Understandably, civil rights leaders and organizers are fed up with all of this foolish thinking. In a letter signed by the NAACP and other various civil rights groups, activists rightly pointed out that the "ideal of bipartisan cooperation on voting rights" is impossible to attain in the current configuration of the Senate and called on Biden to "support the passage of these bills by whatever means necessary."
As for that push to accept Jim Crow 2.0 and organize our way out of it:
While we support the notion of a broad-based coalition of advocates, we cannot and should not have to organize our way out of the attacks and restrictions on voting that lawmakers are passing and proposing at the state level. Nor can we litigate our way out of this threat to democracy. Nothing can serve as a substitute for your direct engagement and leadership in efforts to secure the passage of these critical voting rights bills.
I find it utterly depressing that any of this has to be explained to a politician as experienced as President Biden who had a front-row seat to the birtherism-fueled total resistance to the Obama presidency. While there are some skeptics to just how damaging these voting laws actually will be, why would Democrats leave fate to chance with an opponent that's already gerrymandered its way out of the burden of winning the majority of votes to hold power in states likeTexas, Wisconsin, and Pennsylvania. And given it doesn't take much to swing these close elections, why not use the platform of the presidency to let more people know about the mass exodus of local election officials and the GOP operatives itching to put partisans in their place?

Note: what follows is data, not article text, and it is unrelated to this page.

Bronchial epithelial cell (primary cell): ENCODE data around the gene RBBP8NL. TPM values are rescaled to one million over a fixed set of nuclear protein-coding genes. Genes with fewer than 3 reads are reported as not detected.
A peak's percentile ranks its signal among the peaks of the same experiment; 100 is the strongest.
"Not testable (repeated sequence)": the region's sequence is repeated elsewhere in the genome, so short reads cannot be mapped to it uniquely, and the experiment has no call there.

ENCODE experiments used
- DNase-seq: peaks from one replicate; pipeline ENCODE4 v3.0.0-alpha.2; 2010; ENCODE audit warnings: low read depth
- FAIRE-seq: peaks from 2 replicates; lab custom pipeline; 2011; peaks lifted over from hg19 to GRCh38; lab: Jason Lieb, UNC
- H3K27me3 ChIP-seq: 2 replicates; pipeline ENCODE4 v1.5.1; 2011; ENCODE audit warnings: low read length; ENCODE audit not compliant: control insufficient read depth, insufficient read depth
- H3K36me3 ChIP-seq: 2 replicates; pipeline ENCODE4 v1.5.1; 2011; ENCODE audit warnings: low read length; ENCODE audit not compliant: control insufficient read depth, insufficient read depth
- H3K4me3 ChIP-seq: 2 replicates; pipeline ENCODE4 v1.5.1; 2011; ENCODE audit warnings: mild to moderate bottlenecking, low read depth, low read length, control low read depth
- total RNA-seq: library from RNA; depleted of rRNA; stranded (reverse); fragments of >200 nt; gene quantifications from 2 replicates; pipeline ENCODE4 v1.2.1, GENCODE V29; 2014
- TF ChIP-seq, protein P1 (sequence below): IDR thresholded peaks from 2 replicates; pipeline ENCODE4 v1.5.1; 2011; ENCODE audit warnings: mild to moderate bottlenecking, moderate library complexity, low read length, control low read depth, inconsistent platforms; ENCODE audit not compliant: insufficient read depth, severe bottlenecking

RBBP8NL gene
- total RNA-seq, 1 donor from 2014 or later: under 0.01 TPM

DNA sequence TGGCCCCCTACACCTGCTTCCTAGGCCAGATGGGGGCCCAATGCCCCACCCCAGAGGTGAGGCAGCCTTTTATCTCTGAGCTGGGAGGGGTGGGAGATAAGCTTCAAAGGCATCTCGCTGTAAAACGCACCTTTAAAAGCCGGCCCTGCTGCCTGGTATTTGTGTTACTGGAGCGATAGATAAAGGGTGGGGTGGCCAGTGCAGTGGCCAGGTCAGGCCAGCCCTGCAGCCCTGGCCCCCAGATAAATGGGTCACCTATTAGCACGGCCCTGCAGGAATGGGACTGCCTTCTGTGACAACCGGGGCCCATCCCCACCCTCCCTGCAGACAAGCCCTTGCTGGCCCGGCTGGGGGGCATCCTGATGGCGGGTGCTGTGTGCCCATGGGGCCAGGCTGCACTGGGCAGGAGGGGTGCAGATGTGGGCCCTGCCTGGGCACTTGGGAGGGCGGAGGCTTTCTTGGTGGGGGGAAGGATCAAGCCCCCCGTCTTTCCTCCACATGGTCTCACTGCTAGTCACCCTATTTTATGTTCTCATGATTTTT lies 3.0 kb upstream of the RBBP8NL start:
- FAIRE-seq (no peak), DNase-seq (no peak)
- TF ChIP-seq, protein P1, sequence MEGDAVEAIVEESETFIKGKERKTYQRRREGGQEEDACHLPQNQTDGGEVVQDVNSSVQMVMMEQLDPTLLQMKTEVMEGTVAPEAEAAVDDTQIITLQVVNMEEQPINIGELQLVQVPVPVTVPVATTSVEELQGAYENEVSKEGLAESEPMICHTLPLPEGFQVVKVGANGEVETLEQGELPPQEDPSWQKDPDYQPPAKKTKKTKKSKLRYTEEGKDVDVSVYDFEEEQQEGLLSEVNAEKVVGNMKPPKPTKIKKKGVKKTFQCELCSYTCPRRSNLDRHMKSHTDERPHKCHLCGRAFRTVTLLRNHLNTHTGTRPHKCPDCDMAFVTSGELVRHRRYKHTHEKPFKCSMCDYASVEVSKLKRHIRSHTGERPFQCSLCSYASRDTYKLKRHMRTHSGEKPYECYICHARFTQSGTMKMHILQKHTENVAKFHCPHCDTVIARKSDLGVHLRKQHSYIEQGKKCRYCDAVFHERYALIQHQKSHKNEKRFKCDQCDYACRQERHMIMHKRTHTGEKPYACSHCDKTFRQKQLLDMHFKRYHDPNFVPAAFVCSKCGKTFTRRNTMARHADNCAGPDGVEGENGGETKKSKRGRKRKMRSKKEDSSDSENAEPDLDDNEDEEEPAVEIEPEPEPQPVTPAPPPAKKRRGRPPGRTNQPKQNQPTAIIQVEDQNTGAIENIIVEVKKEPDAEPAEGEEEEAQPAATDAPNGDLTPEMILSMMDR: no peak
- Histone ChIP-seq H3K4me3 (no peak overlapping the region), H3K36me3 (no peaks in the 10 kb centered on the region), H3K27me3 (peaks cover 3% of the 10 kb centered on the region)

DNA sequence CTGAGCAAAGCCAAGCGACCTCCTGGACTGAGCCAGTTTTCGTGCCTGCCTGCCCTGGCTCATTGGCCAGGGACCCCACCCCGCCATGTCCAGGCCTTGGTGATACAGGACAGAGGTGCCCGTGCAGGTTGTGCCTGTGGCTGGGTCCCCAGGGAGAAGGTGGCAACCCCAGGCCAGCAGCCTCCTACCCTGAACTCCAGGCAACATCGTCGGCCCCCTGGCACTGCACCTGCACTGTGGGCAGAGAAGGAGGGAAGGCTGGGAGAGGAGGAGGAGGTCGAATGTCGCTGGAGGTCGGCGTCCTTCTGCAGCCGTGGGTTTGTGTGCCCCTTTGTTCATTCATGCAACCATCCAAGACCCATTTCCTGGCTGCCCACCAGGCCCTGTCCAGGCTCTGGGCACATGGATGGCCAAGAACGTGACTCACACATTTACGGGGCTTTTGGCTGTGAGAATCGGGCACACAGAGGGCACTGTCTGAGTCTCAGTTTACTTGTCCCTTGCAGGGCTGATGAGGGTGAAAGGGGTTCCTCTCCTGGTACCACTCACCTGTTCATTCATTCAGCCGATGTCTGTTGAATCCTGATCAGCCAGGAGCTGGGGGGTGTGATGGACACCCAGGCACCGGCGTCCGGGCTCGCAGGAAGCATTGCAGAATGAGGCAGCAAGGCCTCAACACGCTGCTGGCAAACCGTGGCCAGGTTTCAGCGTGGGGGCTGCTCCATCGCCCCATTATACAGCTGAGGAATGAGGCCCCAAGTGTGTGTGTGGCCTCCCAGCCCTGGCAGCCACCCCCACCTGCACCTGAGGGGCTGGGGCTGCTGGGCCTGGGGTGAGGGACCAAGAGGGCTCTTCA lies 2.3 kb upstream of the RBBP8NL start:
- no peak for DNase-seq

But more than anything, are the rights of the Black voters who saved Biden's campaign not enough to compel him and his White House to fight back fully rather than merely accept defeat? Those civil rights activists are too diplomatic to say it, but I'm not: It is remarkably disrespectful for any Democrats, much less Joe Biden of all people, to tell Black folks to simply out-organize voter suppression efforts not seen since my grandparents tried to score Dionne Warwick tickets.
I commend Stacey Abrams, LaTosha Brown, and so many other Black woman organizers for getting Black people to the polls no matter the obstacles. Likewise, I'm grateful to Reverend William Barber and Beto O'Rourke for leading efforts to further nationalize the issue along with their announced march for voting rights in Texas. However, it's Joe Biden and other elected Democrats who will ultimately be the greatest beneficiaries of their efforts, so it's about time they step up with more than speeches.
On the day he officially became designated as president-elect, Biden said: "Especially for those moments when this campaign was at its lowest — the African American community stood up again for me. They always have my back, and I'll have yours."
I suggest the president put a little more weight behind this not-so-old promise to Black people — before it's too late.